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  • Originally posted by logos_x
    Well...the answer for me is that the lake of fire is for correction and remediation...not forever and ever.
    Correction and remediation of what? Did Jesus forgive sins, never to be remembered by God, or not?
    Galatians 5:22-23 (New International Version)

    But the fruit of the Spirit is love, joy, peace, patience, kindness, goodness, faithfulness, gentleness and self-control. Against such things there is no law.

    What are my fruits today?

    Cityboy With Horses A blog about what happens when you say, "I Promise"

    "Moral standards" are a lot like lighthouses: they exist to help us stay on course as we sail through life. But we have to steer BY them, but not directly AT them. Lest we end up marooned on the shoals of perpetual self-righteousness.

    Comment


    • Originally posted by CabinetMaker
      Correction and remediation of what? Did Jesus forgive sins, never to be remembered by God, or not?
      Yes, He did. And that more than any other reason makes it difficult to believe in an eternal punitive action against sin rather than it's complete abolishment.

      Comment


      • Originally posted by logos_x
        Yes, He did. And that more than any other reason makes it difficult to believe in an eternal punitive action against sin rather than it's complete abolishment.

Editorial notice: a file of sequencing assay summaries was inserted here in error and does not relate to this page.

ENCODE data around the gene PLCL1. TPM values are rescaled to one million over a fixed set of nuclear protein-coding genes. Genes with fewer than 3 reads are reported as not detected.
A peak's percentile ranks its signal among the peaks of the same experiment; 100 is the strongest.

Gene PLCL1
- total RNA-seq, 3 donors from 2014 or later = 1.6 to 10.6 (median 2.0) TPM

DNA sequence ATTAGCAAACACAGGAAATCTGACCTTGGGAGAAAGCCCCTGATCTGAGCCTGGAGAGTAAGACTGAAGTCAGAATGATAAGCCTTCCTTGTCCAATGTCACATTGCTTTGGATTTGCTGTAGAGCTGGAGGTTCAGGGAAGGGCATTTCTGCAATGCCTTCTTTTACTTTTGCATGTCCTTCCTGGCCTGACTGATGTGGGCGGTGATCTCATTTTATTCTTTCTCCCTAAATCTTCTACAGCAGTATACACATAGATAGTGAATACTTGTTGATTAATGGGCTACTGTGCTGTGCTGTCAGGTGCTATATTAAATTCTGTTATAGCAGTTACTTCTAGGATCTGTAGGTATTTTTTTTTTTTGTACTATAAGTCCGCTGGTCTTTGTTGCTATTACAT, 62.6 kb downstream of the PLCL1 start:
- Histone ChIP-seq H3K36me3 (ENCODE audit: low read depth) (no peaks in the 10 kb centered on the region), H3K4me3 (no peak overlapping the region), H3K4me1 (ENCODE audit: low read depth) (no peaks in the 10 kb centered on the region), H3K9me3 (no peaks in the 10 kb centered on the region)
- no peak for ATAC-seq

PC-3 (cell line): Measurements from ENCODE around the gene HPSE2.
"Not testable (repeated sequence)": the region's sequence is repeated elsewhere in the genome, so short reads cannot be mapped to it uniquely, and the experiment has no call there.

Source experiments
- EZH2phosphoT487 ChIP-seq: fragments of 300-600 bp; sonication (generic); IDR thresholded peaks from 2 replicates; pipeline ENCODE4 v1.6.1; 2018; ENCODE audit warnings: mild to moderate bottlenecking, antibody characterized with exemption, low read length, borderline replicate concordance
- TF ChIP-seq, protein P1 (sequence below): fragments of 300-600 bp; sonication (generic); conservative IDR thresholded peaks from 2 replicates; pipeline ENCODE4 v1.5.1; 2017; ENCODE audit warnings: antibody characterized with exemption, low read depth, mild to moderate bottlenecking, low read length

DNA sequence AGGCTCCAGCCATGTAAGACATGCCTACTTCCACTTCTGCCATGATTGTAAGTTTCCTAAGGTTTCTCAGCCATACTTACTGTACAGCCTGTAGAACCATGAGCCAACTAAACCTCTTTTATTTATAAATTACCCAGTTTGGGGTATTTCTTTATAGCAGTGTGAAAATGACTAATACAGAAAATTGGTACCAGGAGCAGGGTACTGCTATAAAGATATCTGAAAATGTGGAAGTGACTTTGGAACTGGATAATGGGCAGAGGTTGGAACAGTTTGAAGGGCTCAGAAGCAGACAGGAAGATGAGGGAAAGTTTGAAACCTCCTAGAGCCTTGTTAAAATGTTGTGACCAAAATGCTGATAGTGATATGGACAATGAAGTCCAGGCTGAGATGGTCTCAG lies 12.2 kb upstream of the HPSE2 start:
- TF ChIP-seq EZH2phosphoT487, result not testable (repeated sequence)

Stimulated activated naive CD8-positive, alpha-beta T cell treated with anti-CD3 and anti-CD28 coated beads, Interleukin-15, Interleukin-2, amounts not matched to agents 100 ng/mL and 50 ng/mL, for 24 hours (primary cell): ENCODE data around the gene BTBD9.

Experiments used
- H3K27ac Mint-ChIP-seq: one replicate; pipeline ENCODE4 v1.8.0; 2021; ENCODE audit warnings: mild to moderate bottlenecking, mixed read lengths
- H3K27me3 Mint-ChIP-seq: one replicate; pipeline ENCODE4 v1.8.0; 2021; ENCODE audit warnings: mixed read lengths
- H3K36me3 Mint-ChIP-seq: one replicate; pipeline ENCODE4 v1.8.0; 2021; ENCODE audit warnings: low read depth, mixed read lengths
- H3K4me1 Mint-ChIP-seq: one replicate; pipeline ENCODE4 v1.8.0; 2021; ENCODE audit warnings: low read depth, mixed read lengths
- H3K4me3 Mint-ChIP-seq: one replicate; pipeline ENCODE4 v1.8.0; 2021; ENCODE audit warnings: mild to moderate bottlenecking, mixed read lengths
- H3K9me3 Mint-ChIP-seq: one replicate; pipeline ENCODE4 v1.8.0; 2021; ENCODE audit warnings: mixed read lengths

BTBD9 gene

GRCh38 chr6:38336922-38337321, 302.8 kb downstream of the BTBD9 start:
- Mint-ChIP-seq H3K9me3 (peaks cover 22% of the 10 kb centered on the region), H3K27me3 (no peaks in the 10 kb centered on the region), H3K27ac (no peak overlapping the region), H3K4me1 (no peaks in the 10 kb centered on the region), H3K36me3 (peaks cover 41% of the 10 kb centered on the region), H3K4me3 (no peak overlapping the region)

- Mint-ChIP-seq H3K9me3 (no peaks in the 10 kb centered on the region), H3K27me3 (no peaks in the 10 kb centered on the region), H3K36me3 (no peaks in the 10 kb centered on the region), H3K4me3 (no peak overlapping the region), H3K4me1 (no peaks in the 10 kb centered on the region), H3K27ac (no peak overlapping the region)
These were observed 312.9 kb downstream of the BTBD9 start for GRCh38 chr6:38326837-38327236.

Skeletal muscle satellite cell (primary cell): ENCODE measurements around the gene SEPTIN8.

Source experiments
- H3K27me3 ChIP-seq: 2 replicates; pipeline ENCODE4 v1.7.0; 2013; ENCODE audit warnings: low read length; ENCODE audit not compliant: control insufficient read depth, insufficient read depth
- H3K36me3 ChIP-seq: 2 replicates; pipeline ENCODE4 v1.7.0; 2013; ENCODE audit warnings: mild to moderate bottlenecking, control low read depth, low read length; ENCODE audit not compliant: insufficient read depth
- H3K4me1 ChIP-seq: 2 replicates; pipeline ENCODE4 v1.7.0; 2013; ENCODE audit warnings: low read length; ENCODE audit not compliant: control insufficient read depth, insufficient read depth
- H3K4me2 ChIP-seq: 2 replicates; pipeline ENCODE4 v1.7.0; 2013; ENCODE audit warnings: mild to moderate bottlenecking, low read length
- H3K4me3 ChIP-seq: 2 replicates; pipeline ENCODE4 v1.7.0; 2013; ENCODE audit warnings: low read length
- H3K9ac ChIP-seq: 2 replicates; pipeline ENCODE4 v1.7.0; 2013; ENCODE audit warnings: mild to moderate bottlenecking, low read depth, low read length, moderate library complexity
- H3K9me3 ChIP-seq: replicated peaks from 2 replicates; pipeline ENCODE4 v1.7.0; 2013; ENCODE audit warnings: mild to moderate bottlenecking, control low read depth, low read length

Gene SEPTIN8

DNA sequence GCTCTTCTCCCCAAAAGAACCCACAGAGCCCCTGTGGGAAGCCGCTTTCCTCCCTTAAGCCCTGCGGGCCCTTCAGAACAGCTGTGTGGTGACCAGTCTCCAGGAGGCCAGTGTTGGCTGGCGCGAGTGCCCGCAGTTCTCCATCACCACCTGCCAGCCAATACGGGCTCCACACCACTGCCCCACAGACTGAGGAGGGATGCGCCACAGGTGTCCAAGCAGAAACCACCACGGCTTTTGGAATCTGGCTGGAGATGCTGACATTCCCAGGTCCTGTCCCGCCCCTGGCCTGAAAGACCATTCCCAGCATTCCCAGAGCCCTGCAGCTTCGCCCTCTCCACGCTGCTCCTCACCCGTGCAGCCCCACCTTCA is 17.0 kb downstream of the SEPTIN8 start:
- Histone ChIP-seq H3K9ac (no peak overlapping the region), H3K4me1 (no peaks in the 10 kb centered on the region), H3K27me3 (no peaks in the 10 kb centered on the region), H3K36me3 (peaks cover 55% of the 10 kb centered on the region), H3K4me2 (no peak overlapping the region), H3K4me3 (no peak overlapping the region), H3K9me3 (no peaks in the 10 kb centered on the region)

So if your sins are forgiven, why are people still going to hell?
        Galatians 5:22-23 (New International Version)

        But the fruit of the Spirit is love, joy, peace, patience, kindness, goodness, faithfulness, gentleness and self-control. Against such things there is no law.

        What are my fruits today?

        Cityboy With Horses A blog about what happens when you say, "I Promise"

        "Moral standards" are a lot like lighthouses: they exist to help us stay on course as we sail through life. But we have to steer BY them, but not directly AT them. Lest we end up marooned on the shoals of perpetual self-righteousness.

        Comment


        • Originally posted by CabinetMaker
          So if your sins are forgiven, why are people still going to hell?
          Not to be tormented forever, obviously.

          Comment


          • Originally posted by logos_x
            Our dealings with the sin problem are as varied within the universal salvation model as it is within that of the eternal torment model. It's amazing to me that "hell" must be viewed as unending because grace ends at death under the eternal torment model, but in the universal salvation model grace does not end forever, sin does end...and that is viewed as if the gospel has been thown out by those that hold the eternal torment model. Bizzare.
            Grace ends when sin ends. If people choose sin over grace then the only possible response is separation. Once separation has happened there is only one avenue for return, through faith in Christ.
            Where is the evidence for a global flood?
            E≈mc2
            "the best maths don't need no stinkin' numbers"

            "The waters under the 'expanse' were under the crust."
            -Bob B.

            Comment


            • Originally posted by stipe
              Grace ends when sin ends. If people choose sin over grace then the only possible response is separation. Once separation has happened there is only one avenue for return, through faith in Christ.